A year-round solar greenhouse: Part III. (The Solar Cowboy).
When we returned from our research trip (see the March/April 2003 issue) we went out to the greenhouse and sure enough, even without the active solar heating system installed, the building was warmer than our passive solar house. A successful start to what might be the best way to heat any building.
When the final sketches for our building were being developed we had the help of our friend of many years, Michael Peyton. Michael is a partner in Northern Vision Construction Services and an old hand at helping folks through the versions and revisions of building design.
After several revisions Michael came up with the drawings we would work with.
Drawing 1 (above) shows the west view of the building with the massive center wall, the south facing windows set in at 60 degrees off horizontal, the upper south opening windows for ventilation, and other details.
Drawing 2 shows the south side including the extensive vent below the 60-degree window array.
One thing not shown in the drawings is the design of the mass of sand below the slab for storing the heat generated by the active solar thermal system. In Photo #1 you see the "sand box" that we constructed above our 22 sand lift (for getting drainage on our heavy clay). The 22 foam panel "sandbox" is where we laid out the thermal tubes used for transferring the heat from a solar thermal array into the 12 inches of sand above the tubes. The yellow foam board insulates the "sandbox" to maintain the heat storage as it is banked. In Photo #2 the sand is introduced and compacted and then the rebar is laid out and ready for the concrete.
All this work raised the building two feet off of grade and provided 17 inches (12 inches of sand and 5 inches of cement) of thermal mass to store heat for periods of low solar input. (In our neighborhood that time is called "November.") We've seen Novembers when the sun only came out on one day the entire month. To make the leap to the sunnier winter months we needed to make sure there was significant mass in the thermal storage. We asked Bob Ramlow of Artha Solar to help in the design and we came up with the layout.
Bob recommends as much as two feet of sand storage but we were concerned that it might not heat up fast enough so we went with 12 inches. That in addition to the five inches of concrete in the slab means that we can bank heat at the end of summer and have it stay. The exact choice of amount of mass was a blend of site considerations (How high were we willing to build the base of the building?) and thermal regulation (a cross between wanting to hold heat for long periods and yet not have it take too long for the storage to heat up). As with most issues in design, we talked long into the nights to come up with our answers. Through it all our friends in the industry were patient and helpful as we created our plan.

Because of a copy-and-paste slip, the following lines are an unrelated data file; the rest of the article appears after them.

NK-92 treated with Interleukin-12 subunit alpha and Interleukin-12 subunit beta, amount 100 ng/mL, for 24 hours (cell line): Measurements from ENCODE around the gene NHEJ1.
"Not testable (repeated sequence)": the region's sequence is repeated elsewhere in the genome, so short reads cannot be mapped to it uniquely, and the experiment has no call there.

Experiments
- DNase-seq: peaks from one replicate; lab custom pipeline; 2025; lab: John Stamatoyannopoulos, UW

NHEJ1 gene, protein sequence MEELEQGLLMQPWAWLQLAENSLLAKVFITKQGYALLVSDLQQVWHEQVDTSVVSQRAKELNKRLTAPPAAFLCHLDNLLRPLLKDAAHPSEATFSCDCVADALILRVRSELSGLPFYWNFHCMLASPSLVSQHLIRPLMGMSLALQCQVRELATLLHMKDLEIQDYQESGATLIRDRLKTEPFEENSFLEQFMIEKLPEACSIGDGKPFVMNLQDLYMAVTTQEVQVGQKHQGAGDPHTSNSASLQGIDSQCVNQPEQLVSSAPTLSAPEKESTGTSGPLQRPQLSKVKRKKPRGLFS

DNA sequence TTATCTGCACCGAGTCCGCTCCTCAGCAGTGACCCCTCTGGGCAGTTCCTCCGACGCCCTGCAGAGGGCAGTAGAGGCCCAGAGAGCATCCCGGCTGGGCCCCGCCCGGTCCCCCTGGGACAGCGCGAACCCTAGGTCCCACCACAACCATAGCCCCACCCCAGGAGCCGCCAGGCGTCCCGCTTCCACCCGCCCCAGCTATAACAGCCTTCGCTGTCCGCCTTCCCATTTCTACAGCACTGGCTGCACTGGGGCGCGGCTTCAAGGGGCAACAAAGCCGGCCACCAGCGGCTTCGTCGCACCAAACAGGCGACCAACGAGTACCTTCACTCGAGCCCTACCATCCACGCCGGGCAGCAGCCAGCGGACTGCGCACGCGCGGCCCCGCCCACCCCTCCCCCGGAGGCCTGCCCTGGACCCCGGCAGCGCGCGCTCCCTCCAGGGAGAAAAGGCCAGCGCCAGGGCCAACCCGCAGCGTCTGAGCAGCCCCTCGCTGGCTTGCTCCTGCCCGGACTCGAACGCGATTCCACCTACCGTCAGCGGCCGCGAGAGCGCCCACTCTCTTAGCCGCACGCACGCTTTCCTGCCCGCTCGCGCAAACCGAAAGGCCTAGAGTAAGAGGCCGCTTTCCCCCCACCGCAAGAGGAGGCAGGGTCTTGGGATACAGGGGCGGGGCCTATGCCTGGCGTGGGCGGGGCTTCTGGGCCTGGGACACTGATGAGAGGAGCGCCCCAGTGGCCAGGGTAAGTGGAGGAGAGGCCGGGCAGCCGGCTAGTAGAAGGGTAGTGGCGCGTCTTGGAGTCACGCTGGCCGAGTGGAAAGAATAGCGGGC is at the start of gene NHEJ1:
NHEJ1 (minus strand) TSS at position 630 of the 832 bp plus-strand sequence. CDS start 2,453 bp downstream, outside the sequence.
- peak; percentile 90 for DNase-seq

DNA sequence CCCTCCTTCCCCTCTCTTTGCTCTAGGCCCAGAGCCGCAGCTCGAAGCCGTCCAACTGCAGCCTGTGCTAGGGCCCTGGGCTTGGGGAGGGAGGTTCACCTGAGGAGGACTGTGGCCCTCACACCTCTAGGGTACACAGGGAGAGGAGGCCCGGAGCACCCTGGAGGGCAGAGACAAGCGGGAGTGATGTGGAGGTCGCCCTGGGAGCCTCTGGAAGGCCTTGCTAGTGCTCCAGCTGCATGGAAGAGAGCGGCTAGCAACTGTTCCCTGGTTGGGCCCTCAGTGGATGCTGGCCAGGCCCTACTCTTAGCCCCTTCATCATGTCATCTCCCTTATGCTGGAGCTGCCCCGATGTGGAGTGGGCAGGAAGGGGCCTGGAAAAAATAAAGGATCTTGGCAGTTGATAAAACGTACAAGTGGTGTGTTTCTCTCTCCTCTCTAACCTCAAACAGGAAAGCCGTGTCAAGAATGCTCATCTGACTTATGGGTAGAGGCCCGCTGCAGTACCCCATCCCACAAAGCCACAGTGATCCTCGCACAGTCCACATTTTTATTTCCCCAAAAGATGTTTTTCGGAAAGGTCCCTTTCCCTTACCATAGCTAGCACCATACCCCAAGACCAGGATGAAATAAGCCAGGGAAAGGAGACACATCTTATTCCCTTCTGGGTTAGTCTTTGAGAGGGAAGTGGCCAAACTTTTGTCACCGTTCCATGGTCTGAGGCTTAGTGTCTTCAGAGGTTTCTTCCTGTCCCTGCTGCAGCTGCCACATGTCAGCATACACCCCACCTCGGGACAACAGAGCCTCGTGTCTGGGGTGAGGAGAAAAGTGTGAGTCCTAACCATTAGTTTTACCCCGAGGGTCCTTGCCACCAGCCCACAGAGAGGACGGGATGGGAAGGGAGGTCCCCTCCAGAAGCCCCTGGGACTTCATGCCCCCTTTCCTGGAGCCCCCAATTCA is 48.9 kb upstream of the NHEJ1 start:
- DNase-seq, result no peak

Once we got the sand compacted in the box, the rebar ready and the concrete poured, it was time for the passive solar storage--the wall! In Photo 3 you can see the start to the Flag method "slip form" wall construction. The forms were set on the concrete slab (which had to have a reinforced footer to support the 10.5-foot high rock wall) and coated with oil for easy removal. Two sets of forms were used to leave a gap where the arched doorway would be. The building of the wall was a major portion of the summer's labor and now in March we can tell it was worth it. Even without the high-mass radiant floor solar thermal system completed, the passive aspects of the design are keeping the building 30 to 40 degrees warmer than the outdoors. That, with some of the insulation not installed as well!
Next time we'll look at the raising of the wall, roof, and how we chose materials as we wrap up the story of the year-round solar heated greenhouse.
I did say I'd touch on the design considerations with reference to growing.
To be able to grow through the winter season the 60-degree windows bring in considerably more light in fall and spring. This angle also allowed for more effective ventilation when overheating might cause wilting. We wanted to be able to grow as long into the winter as possible, and then have the building hold heat so that we could maintain the plants as they became dormant. Helen and Scott Nearing indicated in their solar heated greenhouse book that many varieties of greens and other food crops would grow into the winter season and then slow in their growth yet remain healthy through the winter.
The angled glass with vertical glass above provided for maximum illumination short of putting glass horizontally overhead. Several of the growers in our neighborhood indicated that angled glass was the only way to go if we wanted adequate plant growth.
The details of the effectiveness of the design will take a year and more to understand what was best and what was not. Rest assured that as the data comes in we will be sure to share it with you. So far the work has been fruitful and it appears that we will be able to get our first set plants out of the greenhouse this spring even before it is completed.
The building will need a photovoltaic system in order to be a true "zero-net-energy" building so I'll detail that element along with the solar thermal system in articles to come.
Until next time, get the seeds started and get ready for another year on the homestead!
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|Author:||La Forge, Chris|
|Publication:||Countryside & Small Stock Journal|
|Date:||May 1, 2003|
|Previous Article:||Building and re-building. (Notes from the Northwoods).|
|Next Article:||Build a low-cost solar water heater. (Alternative energy).|